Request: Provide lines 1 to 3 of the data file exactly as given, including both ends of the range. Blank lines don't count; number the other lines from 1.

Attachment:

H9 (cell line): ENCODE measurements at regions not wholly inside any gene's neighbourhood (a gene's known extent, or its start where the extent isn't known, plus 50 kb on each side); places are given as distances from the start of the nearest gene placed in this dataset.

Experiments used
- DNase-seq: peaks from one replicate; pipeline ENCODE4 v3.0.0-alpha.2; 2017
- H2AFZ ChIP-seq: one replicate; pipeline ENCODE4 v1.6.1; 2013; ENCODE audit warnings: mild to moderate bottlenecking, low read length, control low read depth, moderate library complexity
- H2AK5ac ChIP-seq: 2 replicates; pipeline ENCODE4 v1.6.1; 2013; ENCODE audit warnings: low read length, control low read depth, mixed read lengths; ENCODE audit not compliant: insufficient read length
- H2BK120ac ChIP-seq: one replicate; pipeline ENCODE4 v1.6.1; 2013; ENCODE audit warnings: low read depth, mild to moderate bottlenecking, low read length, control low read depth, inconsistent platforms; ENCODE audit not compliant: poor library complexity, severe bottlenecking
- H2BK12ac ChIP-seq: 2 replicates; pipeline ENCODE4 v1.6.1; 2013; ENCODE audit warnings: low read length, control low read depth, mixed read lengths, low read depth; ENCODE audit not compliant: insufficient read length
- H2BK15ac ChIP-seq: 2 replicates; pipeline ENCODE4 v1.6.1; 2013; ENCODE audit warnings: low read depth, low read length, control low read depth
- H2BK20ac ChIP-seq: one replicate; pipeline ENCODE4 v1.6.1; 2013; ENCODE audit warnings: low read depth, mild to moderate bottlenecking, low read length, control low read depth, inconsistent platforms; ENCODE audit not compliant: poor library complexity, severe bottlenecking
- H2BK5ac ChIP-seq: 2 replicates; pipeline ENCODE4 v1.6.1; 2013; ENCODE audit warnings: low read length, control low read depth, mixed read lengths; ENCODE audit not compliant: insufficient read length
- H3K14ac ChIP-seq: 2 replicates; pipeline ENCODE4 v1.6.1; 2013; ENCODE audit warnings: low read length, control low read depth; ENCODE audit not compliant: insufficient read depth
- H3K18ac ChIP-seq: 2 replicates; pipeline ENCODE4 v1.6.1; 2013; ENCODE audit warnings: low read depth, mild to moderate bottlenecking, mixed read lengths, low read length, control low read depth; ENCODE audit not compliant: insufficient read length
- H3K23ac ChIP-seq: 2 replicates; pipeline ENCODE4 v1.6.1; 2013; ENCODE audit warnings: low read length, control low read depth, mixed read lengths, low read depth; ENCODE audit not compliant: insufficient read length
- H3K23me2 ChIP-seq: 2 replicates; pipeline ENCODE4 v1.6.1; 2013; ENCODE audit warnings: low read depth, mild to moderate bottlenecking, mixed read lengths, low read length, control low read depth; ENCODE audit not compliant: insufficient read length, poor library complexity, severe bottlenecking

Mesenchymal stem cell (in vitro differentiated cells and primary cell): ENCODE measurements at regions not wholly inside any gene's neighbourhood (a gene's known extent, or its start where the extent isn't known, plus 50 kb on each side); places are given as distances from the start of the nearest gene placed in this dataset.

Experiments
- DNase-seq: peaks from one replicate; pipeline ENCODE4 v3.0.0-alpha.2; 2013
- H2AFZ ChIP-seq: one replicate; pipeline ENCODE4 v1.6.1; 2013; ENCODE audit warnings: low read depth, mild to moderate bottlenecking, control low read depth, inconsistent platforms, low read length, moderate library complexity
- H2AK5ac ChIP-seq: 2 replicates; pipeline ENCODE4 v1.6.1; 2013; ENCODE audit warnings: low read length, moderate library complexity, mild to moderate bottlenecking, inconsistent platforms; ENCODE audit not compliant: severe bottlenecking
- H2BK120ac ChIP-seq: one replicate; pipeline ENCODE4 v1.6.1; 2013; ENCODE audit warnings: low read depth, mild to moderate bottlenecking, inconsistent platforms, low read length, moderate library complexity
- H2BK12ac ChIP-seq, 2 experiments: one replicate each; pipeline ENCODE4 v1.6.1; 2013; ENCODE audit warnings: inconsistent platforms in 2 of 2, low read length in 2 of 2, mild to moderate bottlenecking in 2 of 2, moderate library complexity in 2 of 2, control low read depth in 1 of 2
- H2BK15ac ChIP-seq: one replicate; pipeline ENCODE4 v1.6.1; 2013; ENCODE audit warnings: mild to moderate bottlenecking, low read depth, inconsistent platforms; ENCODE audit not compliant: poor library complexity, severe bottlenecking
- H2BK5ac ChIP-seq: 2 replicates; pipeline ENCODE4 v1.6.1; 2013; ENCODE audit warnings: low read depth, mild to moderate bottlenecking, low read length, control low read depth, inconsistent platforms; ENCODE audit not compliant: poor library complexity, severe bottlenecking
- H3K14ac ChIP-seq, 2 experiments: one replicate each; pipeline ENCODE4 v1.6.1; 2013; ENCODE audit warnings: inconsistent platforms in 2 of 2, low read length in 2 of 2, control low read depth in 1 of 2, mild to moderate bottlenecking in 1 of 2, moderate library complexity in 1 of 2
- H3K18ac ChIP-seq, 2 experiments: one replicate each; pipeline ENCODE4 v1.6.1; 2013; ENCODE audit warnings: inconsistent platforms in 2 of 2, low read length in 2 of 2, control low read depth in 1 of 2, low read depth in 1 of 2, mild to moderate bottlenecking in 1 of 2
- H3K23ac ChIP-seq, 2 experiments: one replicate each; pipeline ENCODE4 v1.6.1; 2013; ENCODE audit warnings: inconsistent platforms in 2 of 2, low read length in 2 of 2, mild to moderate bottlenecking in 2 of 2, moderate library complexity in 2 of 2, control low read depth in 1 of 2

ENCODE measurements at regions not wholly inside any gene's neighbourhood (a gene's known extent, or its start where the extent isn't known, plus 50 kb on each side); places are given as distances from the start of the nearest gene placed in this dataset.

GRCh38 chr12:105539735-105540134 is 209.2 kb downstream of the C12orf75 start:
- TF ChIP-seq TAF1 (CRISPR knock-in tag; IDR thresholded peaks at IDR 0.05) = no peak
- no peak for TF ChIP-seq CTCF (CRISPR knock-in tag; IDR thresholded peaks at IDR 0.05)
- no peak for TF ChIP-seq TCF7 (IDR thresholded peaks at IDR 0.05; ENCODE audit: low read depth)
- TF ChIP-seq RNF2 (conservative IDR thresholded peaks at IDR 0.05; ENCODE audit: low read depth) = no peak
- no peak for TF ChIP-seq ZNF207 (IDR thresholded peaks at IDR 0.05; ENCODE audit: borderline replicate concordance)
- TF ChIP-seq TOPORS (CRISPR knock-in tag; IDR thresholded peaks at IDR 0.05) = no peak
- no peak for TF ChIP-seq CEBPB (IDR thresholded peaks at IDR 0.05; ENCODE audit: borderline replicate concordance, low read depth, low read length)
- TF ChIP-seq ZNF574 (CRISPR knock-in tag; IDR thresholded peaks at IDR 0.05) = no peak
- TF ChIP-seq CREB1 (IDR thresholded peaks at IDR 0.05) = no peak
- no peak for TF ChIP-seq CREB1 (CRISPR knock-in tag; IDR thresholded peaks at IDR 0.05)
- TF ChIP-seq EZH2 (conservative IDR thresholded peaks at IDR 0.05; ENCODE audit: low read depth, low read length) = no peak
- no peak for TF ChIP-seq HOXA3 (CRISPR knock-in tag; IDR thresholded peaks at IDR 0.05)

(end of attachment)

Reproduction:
H9 (cell line): ENCODE measurements at regions not wholly inside any gene's neighbourhood (a gene's known extent, or its start where the extent isn't known, plus 50 kb on each side); places are given as distances from the start of the nearest gene placed in this dataset.

Experiments used
- DNase-seq: peaks from one replicate; pipeline ENCODE4 v3.0.0-alpha.2; 2017